Two friends with a love for the game of Bunco create the first and only scorekeeping app for the popular game
Ever tried to keep score during a fast-moving game of Bunco? Well, now there’s an app for that.
“Buncolator” creators Catherine Shaw (AB ’03) and Lindsay Forlines (ABJ ’03, JD ’08) got the idea for the app after participating in a group that met once a month to play the dice game.
“Keeping score kind of stunk,” Forlines says.
Their first idea for a Bunco scorekeeping device was similar to a stopwatch, which they pictured as pink. But after talking to a friend’s dad, they realized it would cost $20,000 to $30,000 to make the device. (In comparison, the Complete Box of Bunco, by Winning Moves, costs less than $15 on Amazon.)
“We liked the idea but not the costs,” Forlines says. “We decided on a different route: an app.”
Shaw contacted a friend of hers from high school who is in the app creation business. The development cost was $5,000. It’s now available from the iTunes app store for 99 cents.
Bunco, which began in England in the 18th century, came to the U.S. in 1855 as a gambling parlor game. It requires three tables of four people each, two to a team. Players take turns rolling three dice, in the first round trying to roll all ones, in the second round all twos and so on until they have completed round six. Teams score points based on how many times in a round they roll the select number, with a round ending once a team has reached 21 points.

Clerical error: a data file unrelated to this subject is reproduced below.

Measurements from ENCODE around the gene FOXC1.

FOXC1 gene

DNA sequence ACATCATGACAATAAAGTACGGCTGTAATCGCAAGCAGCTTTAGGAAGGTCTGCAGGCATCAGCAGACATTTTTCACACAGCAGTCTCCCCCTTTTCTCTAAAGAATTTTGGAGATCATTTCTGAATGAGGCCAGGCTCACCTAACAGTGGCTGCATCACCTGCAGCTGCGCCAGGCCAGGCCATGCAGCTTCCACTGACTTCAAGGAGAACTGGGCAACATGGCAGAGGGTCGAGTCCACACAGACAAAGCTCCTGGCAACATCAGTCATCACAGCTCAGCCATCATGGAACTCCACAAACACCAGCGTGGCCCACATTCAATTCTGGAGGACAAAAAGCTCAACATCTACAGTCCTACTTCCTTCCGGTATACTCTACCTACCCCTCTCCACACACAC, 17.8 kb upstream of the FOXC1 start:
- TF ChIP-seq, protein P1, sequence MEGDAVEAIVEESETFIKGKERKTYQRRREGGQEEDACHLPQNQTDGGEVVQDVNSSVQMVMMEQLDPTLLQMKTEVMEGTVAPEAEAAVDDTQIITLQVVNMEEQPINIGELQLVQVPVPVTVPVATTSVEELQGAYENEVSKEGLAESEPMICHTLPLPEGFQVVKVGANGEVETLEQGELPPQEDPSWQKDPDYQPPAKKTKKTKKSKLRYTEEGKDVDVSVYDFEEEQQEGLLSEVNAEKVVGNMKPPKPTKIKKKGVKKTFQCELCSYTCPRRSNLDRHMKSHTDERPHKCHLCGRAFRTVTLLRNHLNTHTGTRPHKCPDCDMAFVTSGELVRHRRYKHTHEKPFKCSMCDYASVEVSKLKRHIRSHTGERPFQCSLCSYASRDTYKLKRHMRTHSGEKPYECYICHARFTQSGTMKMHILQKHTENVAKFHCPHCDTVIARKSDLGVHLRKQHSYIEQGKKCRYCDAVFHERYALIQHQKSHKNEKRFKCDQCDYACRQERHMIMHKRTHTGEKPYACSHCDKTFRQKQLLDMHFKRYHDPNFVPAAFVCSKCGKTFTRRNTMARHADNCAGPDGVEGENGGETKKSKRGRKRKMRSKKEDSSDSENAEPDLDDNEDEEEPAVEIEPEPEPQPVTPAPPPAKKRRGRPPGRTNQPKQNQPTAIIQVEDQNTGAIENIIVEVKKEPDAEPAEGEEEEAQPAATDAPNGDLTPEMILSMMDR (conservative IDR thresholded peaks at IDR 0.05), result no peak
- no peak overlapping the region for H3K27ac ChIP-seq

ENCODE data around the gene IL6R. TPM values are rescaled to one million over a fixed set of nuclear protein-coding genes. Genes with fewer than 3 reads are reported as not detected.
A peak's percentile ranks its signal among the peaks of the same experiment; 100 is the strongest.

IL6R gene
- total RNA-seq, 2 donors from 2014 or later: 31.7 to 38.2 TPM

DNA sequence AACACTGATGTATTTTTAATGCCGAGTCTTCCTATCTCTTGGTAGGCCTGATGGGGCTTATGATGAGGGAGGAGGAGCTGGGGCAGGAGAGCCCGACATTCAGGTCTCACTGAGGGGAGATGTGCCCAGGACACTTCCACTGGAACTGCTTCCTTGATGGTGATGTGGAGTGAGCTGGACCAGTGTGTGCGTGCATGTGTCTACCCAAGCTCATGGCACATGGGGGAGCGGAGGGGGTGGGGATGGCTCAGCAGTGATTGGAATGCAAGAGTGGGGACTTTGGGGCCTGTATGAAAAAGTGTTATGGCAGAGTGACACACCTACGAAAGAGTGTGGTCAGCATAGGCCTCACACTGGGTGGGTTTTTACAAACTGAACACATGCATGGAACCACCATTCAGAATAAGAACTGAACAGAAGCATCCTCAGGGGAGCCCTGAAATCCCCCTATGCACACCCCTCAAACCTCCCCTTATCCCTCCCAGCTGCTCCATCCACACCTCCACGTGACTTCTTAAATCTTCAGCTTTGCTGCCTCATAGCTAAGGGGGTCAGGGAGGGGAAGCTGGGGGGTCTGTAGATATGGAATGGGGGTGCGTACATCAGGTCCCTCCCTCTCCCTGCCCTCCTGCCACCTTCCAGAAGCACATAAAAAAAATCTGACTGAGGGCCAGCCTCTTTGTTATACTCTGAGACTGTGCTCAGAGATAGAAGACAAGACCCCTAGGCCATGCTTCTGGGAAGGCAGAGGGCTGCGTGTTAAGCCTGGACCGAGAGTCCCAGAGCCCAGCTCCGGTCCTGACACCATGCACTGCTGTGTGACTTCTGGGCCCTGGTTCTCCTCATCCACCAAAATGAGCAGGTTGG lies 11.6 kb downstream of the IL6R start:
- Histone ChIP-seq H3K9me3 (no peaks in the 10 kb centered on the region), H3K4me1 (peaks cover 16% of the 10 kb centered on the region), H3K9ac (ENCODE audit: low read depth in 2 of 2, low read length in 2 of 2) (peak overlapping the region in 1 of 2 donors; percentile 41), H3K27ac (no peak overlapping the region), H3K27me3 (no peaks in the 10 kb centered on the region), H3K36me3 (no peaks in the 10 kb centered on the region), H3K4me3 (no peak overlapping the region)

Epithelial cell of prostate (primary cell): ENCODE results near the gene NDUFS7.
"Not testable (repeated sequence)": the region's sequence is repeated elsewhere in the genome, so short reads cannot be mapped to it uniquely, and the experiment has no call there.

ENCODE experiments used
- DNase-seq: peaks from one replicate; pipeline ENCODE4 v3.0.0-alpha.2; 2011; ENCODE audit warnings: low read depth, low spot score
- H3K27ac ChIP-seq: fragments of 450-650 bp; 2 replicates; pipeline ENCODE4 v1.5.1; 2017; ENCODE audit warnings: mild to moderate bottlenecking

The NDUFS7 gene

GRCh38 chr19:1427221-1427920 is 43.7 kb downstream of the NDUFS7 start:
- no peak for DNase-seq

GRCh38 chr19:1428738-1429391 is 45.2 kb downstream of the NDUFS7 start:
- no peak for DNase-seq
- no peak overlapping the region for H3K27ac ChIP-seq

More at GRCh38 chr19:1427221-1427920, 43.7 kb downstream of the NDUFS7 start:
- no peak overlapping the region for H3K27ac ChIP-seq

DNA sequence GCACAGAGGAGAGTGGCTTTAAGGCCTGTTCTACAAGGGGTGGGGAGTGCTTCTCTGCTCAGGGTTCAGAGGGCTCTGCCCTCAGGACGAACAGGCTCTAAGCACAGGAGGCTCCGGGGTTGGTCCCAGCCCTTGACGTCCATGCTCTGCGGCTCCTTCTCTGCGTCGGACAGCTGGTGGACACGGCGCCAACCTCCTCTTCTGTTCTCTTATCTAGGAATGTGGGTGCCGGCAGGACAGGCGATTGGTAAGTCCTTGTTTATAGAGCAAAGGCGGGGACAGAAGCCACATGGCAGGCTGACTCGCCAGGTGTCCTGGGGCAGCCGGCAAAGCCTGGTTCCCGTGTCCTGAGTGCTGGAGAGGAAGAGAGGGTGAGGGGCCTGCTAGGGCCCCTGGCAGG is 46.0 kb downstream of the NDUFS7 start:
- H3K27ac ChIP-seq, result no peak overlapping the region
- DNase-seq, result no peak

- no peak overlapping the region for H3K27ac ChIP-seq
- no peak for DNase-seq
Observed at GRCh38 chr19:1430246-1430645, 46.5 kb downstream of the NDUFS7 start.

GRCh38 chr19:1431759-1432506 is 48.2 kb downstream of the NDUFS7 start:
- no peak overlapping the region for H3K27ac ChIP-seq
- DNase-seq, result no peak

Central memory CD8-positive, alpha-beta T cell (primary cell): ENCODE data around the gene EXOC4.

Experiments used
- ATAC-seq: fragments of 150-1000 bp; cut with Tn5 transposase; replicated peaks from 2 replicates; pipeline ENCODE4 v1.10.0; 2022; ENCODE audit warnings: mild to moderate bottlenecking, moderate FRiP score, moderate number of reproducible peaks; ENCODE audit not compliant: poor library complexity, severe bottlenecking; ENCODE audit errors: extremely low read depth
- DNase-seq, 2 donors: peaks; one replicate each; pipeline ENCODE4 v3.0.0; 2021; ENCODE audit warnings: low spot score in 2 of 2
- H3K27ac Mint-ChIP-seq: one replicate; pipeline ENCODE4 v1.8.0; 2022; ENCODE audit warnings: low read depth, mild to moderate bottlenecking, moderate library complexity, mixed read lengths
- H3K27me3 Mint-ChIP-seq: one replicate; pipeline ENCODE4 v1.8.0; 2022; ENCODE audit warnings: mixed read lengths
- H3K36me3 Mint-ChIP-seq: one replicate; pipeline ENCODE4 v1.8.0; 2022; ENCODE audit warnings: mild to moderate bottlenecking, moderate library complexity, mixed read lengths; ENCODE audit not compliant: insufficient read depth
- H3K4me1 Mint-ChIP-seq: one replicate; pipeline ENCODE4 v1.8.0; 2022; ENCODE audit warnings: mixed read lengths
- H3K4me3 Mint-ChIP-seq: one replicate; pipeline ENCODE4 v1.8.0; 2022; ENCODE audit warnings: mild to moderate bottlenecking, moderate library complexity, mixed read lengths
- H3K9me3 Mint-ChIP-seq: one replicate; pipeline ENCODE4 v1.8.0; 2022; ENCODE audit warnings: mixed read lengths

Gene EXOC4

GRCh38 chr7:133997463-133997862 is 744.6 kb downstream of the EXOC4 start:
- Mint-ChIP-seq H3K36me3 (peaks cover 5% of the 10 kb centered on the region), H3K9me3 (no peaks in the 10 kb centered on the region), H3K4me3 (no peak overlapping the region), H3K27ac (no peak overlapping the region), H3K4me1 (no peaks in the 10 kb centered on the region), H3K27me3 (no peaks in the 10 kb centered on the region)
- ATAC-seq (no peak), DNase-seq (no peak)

“Bunco is a simple game to socialize with, but it’s hard to socialize when you’re having to keep score,” says Shaw.
The simple app has a blue side and pink side for the different teams. Team names include Bettys versus the Veronicas and the Marilyns versus the Jackies. The app keeps score throughout the game and has an “oops” button for any mistakes made. When a team reaches 21 points and wins the game, the app shouts “Bunco!”
There are other Bunco apps, Shaw says, but those don’t keep score. “They just play the game on the app. There was nothing out there to help alleviate the stress of scorekeeping.”
“What is unique about our story is that people have ideas like this all the time, but they don’t go for it,” Forlines says. “We’re two friends who got together and decided to go through with it even though it was not in our field.”